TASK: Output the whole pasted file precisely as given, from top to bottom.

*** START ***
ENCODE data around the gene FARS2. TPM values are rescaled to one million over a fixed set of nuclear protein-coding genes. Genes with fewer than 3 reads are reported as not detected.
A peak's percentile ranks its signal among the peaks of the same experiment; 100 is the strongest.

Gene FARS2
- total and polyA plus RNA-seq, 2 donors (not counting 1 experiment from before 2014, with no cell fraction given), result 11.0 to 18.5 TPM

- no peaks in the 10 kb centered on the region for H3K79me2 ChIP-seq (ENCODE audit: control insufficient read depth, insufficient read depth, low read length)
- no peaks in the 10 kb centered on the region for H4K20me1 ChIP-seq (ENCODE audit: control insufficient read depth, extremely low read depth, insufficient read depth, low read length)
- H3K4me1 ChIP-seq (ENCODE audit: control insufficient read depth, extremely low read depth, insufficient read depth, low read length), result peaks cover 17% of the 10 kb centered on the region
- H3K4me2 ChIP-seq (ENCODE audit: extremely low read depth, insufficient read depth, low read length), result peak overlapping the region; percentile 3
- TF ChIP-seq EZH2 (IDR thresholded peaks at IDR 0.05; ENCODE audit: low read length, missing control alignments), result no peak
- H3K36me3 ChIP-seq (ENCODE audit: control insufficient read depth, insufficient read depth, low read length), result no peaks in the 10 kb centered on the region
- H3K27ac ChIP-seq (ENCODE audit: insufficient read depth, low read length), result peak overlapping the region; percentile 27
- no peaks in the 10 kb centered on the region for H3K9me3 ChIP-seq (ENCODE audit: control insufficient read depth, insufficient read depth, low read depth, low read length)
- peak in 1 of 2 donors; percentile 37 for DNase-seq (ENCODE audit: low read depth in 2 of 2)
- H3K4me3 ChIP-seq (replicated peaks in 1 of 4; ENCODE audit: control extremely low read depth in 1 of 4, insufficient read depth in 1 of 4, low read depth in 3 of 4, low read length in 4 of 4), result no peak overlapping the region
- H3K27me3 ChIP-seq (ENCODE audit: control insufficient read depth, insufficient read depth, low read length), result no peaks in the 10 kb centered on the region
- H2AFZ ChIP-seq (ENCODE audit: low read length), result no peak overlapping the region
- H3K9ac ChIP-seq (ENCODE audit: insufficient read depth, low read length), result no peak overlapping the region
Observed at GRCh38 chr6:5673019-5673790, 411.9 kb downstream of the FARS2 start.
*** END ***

ENCODE data around the gene FARS2. TPM values are rescaled to one million over a fixed set of nuclear protein-coding genes. Genes with fewer than 3 reads are reported as not detected.
A peak's percentile ranks its signal among the peaks of the same experiment; 100 is the strongest.

Gene FARS2
- total and polyA plus RNA-seq, 2 donors (not counting 1 experiment from before 2014, with no cell fraction given), result 11.0 to 18.5 TPM

- no peaks in the 10 kb centered on the region for H3K79me2 ChIP-seq (ENCODE audit: control insufficient read depth, insufficient read depth, low read length)
- no peaks in the 10 kb centered on the region for H4K20me1 ChIP-seq (ENCODE audit: control insufficient read depth, extremely low read depth, insufficient read depth, low read length)
- H3K4me1 ChIP-seq (ENCODE audit: control insufficient read depth, extremely low read depth, insufficient read depth, low read length), result peaks cover 17% of the 10 kb centered on the region
- H3K4me2 ChIP-seq (ENCODE audit: extremely low read depth, insufficient read depth, low read length), result peak overlapping the region; percentile 3
- TF ChIP-seq EZH2 (IDR thresholded peaks at IDR 0.05; ENCODE audit: low read length, missing control alignments), result no peak
- H3K36me3 ChIP-seq (ENCODE audit: control insufficient read depth, insufficient read depth, low read length), result no peaks in the 10 kb centered on the region
- H3K27ac ChIP-seq (ENCODE audit: insufficient read depth, low read length), result peak overlapping the region; percentile 27
- no peaks in the 10 kb centered on the region for H3K9me3 ChIP-seq (ENCODE audit: control insufficient read depth, insufficient read depth, low read depth, low read length)
- peak in 1 of 2 donors; percentile 37 for DNase-seq (ENCODE audit: low read depth in 2 of 2)
- H3K4me3 ChIP-seq (replicated peaks in 1 of 4; ENCODE audit: control extremely low read depth in 1 of 4, insufficient read depth in 1 of 4, low read depth in 3 of 4, low read length in 4 of 4), result no peak overlapping the region
- H3K27me3 ChIP-seq (ENCODE audit: control insufficient read depth, insufficient read depth, low read length), result no peaks in the 10 kb centered on the region
- H2AFZ ChIP-seq (ENCODE audit: low read length), result no peak overlapping the region
- H3K9ac ChIP-seq (ENCODE audit: insufficient read depth, low read length), result no peak overlapping the region
Observed at GRCh38 chr6:5673019-5673790, 411.9 kb downstream of the FARS2 start.